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Ben Jones
Ben Jones, UK Lawyer
Category: Employment Law
Satisfied Customers: 47355
Experience:  Qualified Employment Solicitor - Please start your question with 'For Ben Jones'
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I have worked company as a seniorcustomer services

Customer Question

Hi I have worked for a company as a seniorcustomer services manager for 41 years. 12 months ago i was seconded from customer services to another area at the companies request for 6 months. during that secondment time the area i was responsible for in Cust Servicess was split between other managers and my desk was removed. At the end of the 6 month secondment I asked my manager for my cust services role back and he said there wasn't a role for me in CS and I had no alternative but to stay in my new role for now as he thought it was a comparable role. It really wasn't a comparable role and I really didn't want my new role. After a few months of stress I e-mailed my boss and said that as there was no role for me in Customer services any more i was giving my 12 months notice for retirement to finish in march 2016. Now 5 months later there has been a selection process for the CS managers in which i was not included. this means I have missed out on either a CS manager role or redundancy. I feel it is really unfair as if I hadn't been seconded to another area I wouldn't have given my 12 month notice in for retirement and would have been included in the selection process. can I complain to them ?
Submitted: 1 year ago.
Category: Employment Law
Expert:  Ben Jones replied 1 year ago.
Hello, my name is***** am a solicitor on this site and it is my pleasure to assist you with your question today. What are you hoping to achieve?
Expert:  Ben Jones replied 1 year ago.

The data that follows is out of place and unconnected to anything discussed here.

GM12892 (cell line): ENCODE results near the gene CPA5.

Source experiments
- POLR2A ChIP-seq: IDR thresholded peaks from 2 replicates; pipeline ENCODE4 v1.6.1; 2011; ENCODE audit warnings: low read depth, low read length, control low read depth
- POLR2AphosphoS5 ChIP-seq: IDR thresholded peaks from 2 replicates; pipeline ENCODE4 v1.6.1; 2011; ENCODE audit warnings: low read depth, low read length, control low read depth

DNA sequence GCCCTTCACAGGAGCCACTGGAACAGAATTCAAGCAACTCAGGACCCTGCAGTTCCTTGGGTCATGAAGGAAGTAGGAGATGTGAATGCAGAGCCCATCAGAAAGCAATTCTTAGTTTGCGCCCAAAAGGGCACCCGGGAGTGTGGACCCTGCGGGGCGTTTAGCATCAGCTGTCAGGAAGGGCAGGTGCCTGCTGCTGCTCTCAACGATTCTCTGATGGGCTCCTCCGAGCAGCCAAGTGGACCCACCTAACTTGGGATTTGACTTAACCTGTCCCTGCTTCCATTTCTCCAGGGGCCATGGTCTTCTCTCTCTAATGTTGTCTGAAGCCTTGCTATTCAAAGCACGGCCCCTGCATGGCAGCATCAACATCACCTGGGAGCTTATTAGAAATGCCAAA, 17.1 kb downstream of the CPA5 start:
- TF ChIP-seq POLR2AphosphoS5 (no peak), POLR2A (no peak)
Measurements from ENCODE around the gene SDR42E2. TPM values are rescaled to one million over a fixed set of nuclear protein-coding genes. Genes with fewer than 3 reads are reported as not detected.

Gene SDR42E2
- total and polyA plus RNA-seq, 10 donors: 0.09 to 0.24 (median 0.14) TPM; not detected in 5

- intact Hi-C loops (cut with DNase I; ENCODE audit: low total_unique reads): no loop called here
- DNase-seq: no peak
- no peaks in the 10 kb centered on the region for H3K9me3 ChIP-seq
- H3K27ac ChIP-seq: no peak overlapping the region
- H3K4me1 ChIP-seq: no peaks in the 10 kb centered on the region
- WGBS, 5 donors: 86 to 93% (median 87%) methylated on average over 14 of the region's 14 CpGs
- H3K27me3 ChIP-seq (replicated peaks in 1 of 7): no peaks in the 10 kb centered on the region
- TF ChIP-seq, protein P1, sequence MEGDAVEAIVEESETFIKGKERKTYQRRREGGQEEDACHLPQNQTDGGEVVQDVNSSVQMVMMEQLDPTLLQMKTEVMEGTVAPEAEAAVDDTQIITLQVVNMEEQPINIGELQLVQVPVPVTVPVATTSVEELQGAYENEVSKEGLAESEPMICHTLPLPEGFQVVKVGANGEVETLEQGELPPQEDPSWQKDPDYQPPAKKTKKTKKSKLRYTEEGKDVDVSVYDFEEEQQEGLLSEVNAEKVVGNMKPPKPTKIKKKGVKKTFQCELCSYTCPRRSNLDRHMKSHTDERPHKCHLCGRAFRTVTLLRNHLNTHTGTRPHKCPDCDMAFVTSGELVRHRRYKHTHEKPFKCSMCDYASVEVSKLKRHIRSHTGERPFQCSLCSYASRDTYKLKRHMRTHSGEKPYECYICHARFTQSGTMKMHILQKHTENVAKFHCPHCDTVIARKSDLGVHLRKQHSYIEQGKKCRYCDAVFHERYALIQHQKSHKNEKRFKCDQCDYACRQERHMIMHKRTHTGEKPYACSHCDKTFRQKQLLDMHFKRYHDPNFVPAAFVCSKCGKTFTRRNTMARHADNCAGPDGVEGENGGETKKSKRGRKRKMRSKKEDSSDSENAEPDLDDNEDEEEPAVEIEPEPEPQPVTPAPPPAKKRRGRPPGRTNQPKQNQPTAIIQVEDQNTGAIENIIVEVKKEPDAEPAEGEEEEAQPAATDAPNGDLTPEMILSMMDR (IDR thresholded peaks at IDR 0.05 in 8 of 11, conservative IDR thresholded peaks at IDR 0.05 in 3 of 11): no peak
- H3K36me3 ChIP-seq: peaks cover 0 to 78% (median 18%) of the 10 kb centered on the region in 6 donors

Hello, my name is***** am a solicitor on this site and it is my pleasure to assist you with your question today. What was the agreement you had with the employer over you coming back to your original post after secondment - was that guaranteed?
Customer: replied 1 year ago.
there was no agreement. I have a letter stating that I was seconded for up to 6 months. After the 6 months I asked to return and he said there was no role for me at that time
Customer: replied 1 year ago.
Hi are you sending me a response ?
Customer: replied 1 year ago.
I would have liked to be considered for the CS role or given redundancy as I only gave notice to retire as i was told there was no role for me in CS and I didn't want to stay in my new role. the role profiles are completely different. I my old role I was a service delivery manager responsible for managing multiple teams. the seconded role is a technical role with no staff responsibility.
Do you think i will be entitled to any redundancy?
Expert:  Ben Jones replied 1 year ago.
The starting issue here is that there was no guarantee that you would return to your original role. There is no assumption in law that this would happen and it would only be an option if the employer has agreed this with you in advance. So if there was no specific agreement as to what happens when you finished the secondment, you are not actually guaranteed your old post on your return.
However, you can also consider this from a point of view of whether the employer actually had a right to second you in the first place. If no such right existed under contract, the employer would have acted against the terms of your contract. However, this is something that should have been raised at the time and you should not have gone on the secondment if you did not agree to it. Having accepted it and completed it and considering the time that has passed since, you have basically agreed to the employer’s variation of your contract and being sent on secondment even if no such right existed under contract.